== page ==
I was tagged by Ted Krueger in his Friday SQL Nugget #1 post. This Friday’s nugget is: Deciding I need to delete it all and start over again.
Since programmers are lazy, they usually prefer to make changes to existing tables/packages/stored procedures to make something fit in instead of starting from scratch. This makes sense usually because the change is small and you don’t have to test that much. But then another changes comes along…and another…and another…and before you know it, you have created a patched up solution with so many band-aids that you better be standing close by with that mop to clean up all the leaks
Another reason that this happen is that you inherit someone else’s code and you are not quite sure how it all works, you add something to it, you didn’t break functionality and you are happy. There is no ROI on reinventing the wheel and the business people will ask you why you are doing just that when all they want is a small change, these people don’t understand what is involved with programming, not everything is a silo
I am guilty of patching things as well, this is usually done because of time constraints. When you redesign something, you start with a clean slate, there is nothing that holds you back because you have something that needs to be in a certain table or format…this is what views are for 🙂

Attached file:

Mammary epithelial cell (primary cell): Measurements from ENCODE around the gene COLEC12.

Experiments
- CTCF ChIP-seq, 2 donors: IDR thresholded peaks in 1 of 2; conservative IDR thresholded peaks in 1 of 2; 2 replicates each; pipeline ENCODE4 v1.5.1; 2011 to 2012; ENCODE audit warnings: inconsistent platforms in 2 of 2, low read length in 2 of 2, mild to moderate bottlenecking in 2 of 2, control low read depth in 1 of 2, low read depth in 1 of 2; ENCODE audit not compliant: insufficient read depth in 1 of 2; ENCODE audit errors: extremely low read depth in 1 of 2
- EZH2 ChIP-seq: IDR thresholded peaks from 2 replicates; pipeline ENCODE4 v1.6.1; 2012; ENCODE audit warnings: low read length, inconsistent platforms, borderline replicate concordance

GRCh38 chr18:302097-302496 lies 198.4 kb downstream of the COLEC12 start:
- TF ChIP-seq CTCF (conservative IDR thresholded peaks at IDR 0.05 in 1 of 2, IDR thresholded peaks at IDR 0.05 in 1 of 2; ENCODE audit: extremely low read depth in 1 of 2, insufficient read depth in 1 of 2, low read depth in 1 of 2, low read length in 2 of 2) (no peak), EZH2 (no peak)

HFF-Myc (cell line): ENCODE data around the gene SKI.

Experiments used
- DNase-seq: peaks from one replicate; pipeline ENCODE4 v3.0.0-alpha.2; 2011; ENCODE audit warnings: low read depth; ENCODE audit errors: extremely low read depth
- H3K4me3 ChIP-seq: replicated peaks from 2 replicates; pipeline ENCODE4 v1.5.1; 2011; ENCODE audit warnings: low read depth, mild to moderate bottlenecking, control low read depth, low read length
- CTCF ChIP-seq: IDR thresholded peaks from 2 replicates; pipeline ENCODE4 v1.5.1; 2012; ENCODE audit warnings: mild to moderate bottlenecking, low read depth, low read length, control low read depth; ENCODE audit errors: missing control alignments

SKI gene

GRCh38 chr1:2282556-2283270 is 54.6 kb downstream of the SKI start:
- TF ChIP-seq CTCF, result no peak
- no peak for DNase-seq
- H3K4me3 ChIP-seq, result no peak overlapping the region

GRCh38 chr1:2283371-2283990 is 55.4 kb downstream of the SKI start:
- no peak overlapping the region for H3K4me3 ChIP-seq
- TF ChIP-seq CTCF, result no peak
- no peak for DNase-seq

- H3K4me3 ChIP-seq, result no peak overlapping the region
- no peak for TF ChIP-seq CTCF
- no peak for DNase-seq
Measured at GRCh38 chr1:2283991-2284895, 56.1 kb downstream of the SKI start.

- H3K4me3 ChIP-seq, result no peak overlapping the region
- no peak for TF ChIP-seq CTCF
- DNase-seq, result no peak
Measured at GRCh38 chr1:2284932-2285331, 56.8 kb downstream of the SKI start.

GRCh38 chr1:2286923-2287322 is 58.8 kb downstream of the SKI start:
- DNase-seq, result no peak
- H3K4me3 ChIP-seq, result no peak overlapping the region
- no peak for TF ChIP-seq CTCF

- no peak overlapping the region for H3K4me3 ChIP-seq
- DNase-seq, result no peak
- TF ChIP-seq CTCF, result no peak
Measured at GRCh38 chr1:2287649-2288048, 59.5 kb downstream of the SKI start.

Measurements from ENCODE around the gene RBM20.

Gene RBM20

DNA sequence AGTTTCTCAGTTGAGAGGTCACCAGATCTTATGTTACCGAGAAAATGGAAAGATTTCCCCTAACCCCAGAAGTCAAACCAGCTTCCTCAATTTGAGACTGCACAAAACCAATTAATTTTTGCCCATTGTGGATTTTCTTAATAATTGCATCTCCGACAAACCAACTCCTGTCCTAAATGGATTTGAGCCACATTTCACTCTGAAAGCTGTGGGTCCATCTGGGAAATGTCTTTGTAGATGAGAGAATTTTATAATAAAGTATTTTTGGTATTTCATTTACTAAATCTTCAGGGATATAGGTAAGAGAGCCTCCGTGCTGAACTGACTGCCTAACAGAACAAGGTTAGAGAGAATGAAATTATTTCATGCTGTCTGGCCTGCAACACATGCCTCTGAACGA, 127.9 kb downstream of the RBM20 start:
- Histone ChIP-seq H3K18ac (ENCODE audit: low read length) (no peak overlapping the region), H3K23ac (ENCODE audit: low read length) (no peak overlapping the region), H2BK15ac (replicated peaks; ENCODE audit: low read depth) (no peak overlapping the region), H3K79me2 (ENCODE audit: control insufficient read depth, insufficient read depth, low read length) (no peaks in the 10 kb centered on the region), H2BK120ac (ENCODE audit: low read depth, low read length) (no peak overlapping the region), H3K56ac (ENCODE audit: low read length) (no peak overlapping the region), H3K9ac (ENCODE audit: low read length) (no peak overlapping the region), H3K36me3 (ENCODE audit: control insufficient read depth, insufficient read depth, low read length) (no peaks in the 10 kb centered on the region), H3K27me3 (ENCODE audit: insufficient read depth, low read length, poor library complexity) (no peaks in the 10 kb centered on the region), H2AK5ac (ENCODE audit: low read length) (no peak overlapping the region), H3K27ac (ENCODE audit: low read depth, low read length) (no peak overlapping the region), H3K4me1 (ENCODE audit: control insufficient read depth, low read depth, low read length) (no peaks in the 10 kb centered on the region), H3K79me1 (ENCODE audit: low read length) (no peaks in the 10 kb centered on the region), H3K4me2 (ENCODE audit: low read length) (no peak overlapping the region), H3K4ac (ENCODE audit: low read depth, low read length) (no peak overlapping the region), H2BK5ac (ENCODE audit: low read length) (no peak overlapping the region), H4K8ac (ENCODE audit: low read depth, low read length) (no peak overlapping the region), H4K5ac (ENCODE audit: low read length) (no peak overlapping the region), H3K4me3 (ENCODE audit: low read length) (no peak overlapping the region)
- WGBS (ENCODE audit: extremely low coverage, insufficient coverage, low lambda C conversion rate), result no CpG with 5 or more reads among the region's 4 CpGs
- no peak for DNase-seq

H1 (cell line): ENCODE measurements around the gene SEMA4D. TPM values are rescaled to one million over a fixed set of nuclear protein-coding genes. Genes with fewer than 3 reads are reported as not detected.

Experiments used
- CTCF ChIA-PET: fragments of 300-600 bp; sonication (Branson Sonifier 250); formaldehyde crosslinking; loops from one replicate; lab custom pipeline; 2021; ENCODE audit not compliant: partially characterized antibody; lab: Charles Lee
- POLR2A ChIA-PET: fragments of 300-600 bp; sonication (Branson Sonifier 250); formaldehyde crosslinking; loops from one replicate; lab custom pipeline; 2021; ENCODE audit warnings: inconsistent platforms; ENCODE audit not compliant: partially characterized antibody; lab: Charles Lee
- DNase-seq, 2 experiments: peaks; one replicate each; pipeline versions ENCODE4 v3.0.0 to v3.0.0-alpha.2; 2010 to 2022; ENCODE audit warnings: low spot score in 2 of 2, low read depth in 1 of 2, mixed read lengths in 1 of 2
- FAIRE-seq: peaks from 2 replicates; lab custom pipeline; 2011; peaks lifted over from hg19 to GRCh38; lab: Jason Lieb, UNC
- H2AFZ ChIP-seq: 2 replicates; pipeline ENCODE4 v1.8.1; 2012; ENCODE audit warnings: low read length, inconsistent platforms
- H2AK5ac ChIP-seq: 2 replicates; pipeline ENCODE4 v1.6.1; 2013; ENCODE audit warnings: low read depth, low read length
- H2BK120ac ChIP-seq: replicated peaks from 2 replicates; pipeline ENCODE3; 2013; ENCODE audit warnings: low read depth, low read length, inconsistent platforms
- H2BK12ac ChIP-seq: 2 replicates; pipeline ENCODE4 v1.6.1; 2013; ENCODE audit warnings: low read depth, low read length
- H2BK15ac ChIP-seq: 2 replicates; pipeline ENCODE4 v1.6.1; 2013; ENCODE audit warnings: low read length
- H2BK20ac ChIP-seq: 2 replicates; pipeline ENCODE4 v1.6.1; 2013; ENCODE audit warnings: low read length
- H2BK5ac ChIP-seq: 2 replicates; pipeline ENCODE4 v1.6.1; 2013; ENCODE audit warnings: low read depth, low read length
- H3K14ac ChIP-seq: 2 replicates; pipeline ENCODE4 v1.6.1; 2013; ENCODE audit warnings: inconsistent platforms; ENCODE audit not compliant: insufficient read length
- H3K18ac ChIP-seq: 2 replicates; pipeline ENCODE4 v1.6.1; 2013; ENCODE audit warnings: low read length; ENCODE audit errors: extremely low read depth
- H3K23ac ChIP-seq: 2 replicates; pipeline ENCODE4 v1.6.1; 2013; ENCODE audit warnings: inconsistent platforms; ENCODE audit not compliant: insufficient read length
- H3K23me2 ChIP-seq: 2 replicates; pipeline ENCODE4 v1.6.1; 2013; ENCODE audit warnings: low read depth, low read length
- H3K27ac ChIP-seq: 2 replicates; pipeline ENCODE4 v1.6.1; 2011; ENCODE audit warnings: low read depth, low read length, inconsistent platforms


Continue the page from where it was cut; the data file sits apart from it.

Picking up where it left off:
When I redesigned our current web reporting functionality, it was about 1000% faster, no code changes were needed from the applications because I created views that had the same name as the old tables.
I also redesigned another system because it was a maintenance nightmare, whenever you wanted to add a new product, you would have to rebuild 5 tables in the correct order and with correct sorting. This took about 30 minutes each time. I was quickly fed up with that, I recreated this from scratch and now it takes one minute to do the same thing.
If you get a new person to redesign an old application, do NOT show this person the old application. Let this person gather requirements and built the application from scratch if you don’t do this what you will get is the same crappy application you had before and the users won’t be happy. Remember, users don’t know what they want, they only know what they don’t want
Doing agile development where you deliver something every 2 weeks is a great way to get feedback often, you don’t want to hear after you took 9 months to build the application that this is not what they really wanted. Plan you sprints accordingly, get a business stakeholder on board to help you out with the sprint planning process.
I will leave you with an excerpt from someone’s post, I think it is fitting
Tonight I was hungry. I wasn’t at home. I couldn’t go to the kitchen for a snack. I looked around and saw only McDonald’s across the street.
Then I was struck with the same dilemma that I face whenever I leave the comfort of my own home for any decent spread of time: Do I eat crappy food now and satisfy that hunger? Or do I stay hungry for a little longer and eat a healthy meal back at home?
As I pondered this dilemma I couldn’t help but notice how much it relates to code quality.
You can read the complete post here: http://jstorimer.com/2012/01/09/the-hungry-programmer.html